Other than Kelly (or fractional derivatives), are there other money management strategies in wide use among quant funds? Certainly Kelly is mathematically optimal, but perhaps there are other approaches that take into account factors beyond optimized return (lower risk, less exposure to X, etc.)?
In statistical arbitrage, quant traders attempt to build a neutral portfolio by balancing various assets against each other. Each asset's size within the portfolio isn't determine necessarily by how much money it's expected to generate, but by how correlated it is against other assets.
A simple approach is sector neutrality, in which sector/industry affiliation is the sole criteria for "correlation". A better approach is risk neutrality, in which a risk model that describes each asset's exposure to common factors is fed into a portfolio optimizer. In either case, the goal is to build a portfolio where the assets balance each other.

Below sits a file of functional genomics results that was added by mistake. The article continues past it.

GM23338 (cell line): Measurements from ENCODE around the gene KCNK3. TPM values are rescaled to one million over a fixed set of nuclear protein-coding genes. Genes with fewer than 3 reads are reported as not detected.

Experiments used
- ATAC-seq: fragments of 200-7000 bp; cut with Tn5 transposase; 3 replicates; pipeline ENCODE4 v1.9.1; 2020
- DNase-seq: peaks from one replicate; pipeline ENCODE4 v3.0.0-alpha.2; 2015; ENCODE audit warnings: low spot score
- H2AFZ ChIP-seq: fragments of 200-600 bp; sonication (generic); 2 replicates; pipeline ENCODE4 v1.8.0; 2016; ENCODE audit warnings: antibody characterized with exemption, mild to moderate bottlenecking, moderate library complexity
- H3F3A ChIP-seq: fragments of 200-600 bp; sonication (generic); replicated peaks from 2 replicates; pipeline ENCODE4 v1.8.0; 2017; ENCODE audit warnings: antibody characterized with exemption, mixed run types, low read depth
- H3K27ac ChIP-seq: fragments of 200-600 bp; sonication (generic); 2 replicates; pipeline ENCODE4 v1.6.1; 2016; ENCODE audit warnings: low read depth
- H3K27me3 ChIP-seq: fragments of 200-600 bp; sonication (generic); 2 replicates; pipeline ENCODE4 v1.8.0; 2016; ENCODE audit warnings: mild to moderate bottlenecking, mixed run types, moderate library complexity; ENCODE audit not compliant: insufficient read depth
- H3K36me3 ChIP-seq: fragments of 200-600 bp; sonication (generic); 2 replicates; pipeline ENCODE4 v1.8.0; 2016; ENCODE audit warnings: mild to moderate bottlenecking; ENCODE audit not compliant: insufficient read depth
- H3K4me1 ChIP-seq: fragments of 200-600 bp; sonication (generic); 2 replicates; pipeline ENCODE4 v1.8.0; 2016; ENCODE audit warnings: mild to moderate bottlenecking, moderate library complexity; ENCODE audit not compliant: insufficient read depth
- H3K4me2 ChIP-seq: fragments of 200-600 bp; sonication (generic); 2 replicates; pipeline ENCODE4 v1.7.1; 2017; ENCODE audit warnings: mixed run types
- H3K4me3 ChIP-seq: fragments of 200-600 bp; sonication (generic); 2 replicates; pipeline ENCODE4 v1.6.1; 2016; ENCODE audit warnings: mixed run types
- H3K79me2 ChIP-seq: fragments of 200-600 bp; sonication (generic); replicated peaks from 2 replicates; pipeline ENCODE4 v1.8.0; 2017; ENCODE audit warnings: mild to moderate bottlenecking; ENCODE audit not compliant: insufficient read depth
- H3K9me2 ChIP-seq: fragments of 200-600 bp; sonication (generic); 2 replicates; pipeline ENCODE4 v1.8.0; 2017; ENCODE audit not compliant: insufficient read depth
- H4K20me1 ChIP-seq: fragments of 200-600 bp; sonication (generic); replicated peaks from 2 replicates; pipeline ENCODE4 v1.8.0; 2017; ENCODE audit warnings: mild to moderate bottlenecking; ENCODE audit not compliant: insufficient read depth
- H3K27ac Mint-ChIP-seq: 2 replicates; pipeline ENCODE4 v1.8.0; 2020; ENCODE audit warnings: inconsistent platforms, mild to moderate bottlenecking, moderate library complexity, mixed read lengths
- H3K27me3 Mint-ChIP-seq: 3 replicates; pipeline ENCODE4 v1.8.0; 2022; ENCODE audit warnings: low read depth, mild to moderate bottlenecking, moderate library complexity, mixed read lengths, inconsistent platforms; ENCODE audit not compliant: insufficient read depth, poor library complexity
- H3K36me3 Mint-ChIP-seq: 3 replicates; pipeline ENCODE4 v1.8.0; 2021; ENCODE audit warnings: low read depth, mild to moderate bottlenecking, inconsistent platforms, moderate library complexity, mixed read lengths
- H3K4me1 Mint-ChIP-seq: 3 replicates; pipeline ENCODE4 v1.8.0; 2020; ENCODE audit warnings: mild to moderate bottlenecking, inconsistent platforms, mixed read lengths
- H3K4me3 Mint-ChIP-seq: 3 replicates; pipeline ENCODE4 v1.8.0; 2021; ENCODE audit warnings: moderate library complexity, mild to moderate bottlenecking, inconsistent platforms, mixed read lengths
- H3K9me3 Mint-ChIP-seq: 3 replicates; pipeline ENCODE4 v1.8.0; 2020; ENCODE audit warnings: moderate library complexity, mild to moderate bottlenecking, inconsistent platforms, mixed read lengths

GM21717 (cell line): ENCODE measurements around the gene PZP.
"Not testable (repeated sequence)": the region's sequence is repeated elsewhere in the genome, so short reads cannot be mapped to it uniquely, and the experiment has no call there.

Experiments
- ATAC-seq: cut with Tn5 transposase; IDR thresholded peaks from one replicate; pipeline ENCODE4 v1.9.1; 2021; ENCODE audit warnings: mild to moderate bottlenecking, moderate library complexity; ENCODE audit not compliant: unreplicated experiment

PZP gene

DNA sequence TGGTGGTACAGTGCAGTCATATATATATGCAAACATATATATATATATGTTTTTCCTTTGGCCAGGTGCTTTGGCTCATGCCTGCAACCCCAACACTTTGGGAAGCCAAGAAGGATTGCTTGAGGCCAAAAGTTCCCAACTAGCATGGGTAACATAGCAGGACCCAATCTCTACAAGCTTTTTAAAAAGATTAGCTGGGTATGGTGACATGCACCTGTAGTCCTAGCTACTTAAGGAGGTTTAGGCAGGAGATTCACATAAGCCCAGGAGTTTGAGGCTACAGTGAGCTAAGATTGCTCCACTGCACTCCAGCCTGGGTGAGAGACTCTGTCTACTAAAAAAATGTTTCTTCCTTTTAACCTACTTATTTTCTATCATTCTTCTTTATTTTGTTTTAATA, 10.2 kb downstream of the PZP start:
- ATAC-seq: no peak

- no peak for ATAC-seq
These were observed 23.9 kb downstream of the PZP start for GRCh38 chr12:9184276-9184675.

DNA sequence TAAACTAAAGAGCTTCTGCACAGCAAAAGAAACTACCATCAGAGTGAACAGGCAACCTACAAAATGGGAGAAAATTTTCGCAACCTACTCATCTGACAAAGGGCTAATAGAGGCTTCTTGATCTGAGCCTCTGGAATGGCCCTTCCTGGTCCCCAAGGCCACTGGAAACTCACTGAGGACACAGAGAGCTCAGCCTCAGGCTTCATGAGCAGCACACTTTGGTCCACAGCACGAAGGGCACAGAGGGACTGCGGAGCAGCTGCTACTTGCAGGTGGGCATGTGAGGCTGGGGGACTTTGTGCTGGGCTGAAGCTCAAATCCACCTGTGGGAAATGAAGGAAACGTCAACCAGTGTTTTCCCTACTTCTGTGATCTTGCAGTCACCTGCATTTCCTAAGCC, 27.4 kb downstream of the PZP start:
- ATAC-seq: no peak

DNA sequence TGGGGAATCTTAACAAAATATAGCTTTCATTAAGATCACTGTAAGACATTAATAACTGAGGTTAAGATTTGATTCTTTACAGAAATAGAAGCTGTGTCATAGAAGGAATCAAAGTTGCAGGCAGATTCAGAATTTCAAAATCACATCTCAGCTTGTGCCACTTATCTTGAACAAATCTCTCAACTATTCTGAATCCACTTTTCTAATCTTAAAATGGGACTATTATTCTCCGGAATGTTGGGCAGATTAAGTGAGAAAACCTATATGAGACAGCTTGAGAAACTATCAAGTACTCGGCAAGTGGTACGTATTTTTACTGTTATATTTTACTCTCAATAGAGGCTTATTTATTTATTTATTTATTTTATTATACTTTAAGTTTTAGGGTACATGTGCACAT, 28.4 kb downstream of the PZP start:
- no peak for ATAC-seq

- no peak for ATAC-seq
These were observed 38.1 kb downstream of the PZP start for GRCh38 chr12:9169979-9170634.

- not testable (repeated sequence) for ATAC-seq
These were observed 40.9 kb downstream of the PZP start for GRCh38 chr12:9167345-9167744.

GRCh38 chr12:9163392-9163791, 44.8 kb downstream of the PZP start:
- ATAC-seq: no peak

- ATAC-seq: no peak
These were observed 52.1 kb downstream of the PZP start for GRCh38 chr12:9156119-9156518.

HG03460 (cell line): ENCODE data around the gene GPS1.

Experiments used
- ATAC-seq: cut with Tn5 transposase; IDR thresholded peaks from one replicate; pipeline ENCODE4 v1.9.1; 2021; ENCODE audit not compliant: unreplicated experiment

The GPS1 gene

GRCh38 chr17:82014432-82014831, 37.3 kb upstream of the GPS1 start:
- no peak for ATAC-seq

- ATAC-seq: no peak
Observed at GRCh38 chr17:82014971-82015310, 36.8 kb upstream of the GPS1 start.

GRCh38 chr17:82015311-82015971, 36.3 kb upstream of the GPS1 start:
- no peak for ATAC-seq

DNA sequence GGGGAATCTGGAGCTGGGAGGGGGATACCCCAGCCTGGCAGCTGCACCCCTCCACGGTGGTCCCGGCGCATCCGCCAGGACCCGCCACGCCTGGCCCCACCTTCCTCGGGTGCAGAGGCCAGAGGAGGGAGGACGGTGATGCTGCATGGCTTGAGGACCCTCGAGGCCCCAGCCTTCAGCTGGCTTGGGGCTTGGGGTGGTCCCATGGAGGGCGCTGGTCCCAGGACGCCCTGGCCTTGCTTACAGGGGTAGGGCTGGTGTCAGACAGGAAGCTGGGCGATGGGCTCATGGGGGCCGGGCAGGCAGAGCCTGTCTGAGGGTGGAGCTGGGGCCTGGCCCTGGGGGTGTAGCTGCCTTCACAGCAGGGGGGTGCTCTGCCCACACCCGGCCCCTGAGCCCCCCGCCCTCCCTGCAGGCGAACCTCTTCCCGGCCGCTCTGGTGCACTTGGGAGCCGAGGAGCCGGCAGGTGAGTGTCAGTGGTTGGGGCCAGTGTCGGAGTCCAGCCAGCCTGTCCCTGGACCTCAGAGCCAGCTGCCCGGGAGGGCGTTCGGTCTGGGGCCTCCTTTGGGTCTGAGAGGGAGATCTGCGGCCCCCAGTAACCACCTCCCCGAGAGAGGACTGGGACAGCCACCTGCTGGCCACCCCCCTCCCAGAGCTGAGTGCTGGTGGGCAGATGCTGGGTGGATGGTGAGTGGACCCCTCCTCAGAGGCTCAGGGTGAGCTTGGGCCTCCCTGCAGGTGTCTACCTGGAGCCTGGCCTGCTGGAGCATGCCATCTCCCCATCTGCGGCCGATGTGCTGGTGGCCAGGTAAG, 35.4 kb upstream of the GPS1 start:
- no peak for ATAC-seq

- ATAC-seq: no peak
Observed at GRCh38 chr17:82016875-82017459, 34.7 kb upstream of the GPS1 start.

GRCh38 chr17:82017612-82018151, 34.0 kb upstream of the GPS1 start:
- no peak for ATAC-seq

Neutrality is just a goal, though. There are other issues that may prevent a trader from obtaining the ideal positions, such as position limits, volume limits, inability to get the locates on a short sell, transaction costs, etc. The trading engine must consider these issues as well.
Van Tharp, in his book Definitive Guide to Position Sizing, identifies 31 separate models for money management. In said book he specifically warns against using both the Kelly Criterion and Optimal f.
In addition to the models identified by Van Tharp there is Ralph Vince's Leverage Space Portfolio Model.